Later On

A blog written for those whose interests more or less match mine.

Archive for the ‘Terrorism’ Category

Source of the problem

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Written by Leisureguy

21 November 2022 at 4:48 pm

DHS blocked vital research on domestic threats, say terrorism experts

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When the government breaks down because officials do not want to know. Hannah Allam reports in the Washington Post (no paywall):

As bloody, hate-fueled attacks rose in 2019, Homeland Security officials pledged to step up their response to domestic terrorism, funding in-depth research that would help them understand the scale of the problem.

“Accurate nationwide statistics will better position DHS to protect communities from these threats,” the department said in a strategy report.

More than two years later, that data collection has not begun, and $10 million languishes unused because of internal disputes over privacy protocols, according to researchers and an official of the Department of Homeland Security.

Academics who received DHS contracts say their projects to study violent attacks and extremist movements have been delayed, some effectively scrapped, because of an endless loop of privacy concerns that typically would not apply to work based on open-source records — unclassified materials such as news reports. In interviews, researchers described the roadblocks they have faced as “crazytown,” “mind-boggling” and “beyond logic.”

Their accounts were confirmed by a DHS official who spoke on the condition of anonymity to freely describe a sensitive internal debate. The official said around 20 research projects funded by Homeland Security faced varying degrees of delays because of rulings by the DHS’s Privacy Office that deemed them high-risk even after researchers repeatedly explained that the information they intended to use was widely available to the public. At least $2 million of funding has been returned unused; $10 million more is essentially frozen unless privacy officers approve the research.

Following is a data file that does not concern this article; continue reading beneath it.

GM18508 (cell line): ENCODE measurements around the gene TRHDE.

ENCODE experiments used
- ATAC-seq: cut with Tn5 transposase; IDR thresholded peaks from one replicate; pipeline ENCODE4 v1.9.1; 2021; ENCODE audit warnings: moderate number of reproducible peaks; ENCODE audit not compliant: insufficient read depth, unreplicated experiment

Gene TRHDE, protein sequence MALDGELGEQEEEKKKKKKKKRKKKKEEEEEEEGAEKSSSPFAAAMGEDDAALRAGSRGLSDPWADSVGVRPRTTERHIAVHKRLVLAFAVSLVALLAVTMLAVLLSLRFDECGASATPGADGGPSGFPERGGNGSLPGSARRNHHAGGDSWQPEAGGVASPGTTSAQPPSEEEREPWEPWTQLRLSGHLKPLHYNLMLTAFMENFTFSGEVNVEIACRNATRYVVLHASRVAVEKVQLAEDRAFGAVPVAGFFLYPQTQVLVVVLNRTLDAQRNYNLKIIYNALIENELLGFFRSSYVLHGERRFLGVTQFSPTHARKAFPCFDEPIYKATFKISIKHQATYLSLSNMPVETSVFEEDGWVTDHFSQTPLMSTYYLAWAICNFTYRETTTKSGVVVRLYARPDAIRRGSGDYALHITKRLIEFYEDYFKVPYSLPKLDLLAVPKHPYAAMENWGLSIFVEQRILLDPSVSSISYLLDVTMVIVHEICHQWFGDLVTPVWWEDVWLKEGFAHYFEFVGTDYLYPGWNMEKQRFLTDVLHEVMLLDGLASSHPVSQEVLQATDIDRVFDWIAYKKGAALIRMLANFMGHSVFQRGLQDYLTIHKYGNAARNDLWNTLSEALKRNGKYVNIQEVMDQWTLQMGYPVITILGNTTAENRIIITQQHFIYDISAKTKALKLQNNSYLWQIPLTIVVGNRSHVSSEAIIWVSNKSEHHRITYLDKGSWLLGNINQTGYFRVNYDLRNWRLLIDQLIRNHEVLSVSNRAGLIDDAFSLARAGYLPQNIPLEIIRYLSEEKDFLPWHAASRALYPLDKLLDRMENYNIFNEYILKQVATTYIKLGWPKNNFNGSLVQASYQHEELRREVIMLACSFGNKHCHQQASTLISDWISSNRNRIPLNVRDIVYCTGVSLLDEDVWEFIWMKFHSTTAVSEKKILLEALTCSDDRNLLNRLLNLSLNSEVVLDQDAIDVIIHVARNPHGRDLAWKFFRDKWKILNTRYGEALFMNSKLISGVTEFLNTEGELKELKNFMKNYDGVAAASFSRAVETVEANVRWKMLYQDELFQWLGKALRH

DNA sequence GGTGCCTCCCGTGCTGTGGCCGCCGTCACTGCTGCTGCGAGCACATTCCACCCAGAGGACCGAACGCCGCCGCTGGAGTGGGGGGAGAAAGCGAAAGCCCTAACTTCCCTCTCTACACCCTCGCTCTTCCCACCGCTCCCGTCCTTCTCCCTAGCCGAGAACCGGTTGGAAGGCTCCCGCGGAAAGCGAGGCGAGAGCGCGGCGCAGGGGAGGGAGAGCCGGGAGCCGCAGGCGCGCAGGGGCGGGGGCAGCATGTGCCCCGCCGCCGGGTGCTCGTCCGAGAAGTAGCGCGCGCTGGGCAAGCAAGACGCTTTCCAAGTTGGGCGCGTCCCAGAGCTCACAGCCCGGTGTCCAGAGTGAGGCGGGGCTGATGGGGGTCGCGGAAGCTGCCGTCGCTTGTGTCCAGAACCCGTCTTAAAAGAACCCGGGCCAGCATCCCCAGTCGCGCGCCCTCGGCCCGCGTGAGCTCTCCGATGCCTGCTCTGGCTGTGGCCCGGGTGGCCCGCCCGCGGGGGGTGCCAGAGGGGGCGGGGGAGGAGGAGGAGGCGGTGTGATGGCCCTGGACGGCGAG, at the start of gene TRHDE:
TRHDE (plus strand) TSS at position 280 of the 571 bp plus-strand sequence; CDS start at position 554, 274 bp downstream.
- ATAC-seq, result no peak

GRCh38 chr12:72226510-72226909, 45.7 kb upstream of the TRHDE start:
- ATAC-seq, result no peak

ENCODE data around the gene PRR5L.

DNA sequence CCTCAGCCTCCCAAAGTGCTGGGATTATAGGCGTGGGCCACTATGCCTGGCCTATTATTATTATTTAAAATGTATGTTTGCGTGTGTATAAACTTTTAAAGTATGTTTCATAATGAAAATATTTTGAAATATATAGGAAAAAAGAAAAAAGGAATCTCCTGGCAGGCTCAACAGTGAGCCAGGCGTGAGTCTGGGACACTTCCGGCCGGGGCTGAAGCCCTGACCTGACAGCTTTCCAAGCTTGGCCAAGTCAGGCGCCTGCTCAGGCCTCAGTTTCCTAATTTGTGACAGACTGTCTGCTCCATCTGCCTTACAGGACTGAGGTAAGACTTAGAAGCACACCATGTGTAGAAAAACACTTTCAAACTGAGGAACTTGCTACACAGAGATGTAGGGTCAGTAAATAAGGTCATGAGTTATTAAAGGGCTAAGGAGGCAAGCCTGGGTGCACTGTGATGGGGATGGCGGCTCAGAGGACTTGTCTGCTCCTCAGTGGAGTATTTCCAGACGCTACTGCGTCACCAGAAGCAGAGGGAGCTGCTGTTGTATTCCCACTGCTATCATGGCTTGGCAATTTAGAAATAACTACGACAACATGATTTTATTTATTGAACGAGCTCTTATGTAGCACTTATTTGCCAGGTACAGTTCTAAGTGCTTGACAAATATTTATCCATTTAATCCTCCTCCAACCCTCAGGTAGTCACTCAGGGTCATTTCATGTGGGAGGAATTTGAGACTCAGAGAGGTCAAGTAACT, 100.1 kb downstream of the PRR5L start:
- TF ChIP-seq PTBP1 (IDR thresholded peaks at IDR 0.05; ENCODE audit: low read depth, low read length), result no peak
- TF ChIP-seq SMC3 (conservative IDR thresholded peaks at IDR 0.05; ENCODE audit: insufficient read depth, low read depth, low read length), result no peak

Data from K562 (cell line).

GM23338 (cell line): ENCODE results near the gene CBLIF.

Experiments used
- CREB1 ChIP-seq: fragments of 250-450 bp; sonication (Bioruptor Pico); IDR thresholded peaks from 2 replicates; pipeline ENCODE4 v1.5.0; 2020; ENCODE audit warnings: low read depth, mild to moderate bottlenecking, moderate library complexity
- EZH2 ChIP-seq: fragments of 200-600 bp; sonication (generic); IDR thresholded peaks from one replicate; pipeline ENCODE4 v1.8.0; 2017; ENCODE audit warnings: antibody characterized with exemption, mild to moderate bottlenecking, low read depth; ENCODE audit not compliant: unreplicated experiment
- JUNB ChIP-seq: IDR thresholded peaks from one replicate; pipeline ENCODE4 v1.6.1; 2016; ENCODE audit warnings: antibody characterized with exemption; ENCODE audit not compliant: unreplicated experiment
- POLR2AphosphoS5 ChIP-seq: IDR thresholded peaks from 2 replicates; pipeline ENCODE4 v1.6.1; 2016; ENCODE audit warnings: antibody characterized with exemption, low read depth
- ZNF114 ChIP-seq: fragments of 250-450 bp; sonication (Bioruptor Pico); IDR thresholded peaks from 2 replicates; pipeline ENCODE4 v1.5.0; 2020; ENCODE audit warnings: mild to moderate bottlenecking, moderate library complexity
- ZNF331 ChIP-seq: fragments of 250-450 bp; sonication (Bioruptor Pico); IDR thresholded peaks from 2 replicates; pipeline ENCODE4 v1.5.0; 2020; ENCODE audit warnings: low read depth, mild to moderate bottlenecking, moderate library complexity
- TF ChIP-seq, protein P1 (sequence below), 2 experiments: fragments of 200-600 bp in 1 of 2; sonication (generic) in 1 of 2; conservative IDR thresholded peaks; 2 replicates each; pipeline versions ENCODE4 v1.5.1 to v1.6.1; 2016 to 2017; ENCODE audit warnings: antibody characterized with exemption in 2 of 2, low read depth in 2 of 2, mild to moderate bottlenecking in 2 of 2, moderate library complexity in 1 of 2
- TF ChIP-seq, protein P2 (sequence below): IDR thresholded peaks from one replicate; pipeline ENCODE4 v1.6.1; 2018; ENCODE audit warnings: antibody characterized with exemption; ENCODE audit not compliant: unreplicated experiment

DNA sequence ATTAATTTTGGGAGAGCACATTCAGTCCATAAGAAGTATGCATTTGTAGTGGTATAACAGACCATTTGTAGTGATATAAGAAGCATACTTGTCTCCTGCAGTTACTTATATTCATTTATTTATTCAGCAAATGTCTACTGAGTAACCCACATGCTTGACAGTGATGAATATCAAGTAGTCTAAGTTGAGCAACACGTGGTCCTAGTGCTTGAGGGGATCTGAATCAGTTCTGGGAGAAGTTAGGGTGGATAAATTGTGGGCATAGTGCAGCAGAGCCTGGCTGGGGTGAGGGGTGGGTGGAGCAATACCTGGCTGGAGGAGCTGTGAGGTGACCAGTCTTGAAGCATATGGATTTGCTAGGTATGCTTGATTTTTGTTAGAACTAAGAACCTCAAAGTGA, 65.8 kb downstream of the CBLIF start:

After so many months of paralysis, the official said, DHS relations with top terrorism scholars have soured, and DHS leaders are left with a gap in data — just as national attention is again focused on political violence, which is at the root of the ongoing trials in the attack on the U.S. Capitol on Jan. 6, 2021, the recent assault of House Speaker Nancy Pelosi’s husband, Paul Pelosi, and far-right threats around the midterm elections.

Those issues are likely to come up this week as Homeland Security Secretary Alejandro Mayorkas makes public appearances to address the government’s response to violent extremism, a national security priority for the Biden administration. In June 2021, the need for more research was spelled out in the country’s first national strategy for countering domestic terrorism, which noted that understanding the threat “requires facilitating a systematic provision of information and data.”

So far, that information-gathering work has not been carried out.

“Right now, if the secretary of Homeland Security turns to us and says, ‘Last year, how many serious attacks based on ideology or grievance happened?’ we can’t answer those fundamental questions,” the DHS official said. “We don’t know.”

Homeland Security declined to address specific examples of delayed contracts or to explain the privacy concerns. In a statement, a DHS spokesperson said that addressing domestic violent extremism is a top priority and cited interagency intelligence-sharing, prevention-focused grant programs, and a dedicated domestic terrorism branch within the Intelligence and Analysis office.

“DHS engages in a community-based approach to prevent terrorism and targeted violence, and does so in ways that protect privacy, civil rights, and civil liberties, and that adhere to all applicable laws,” the statement said.

Within DHS, the official speaking anonymously said, one view is that privacy officers are trying to shield Mayorkas from potentially controversial research at a time when federal agencies are criticized by both major political parties for their response to political violence. Republicans in Congress have portrayed the effort to investigate domestic terrorism as a thought-police exercise that infringes on First Amendment rights. Some Democrats, too, have expressed wariness of federal overreach, citing the civil liberties violations of the war-on-terror years.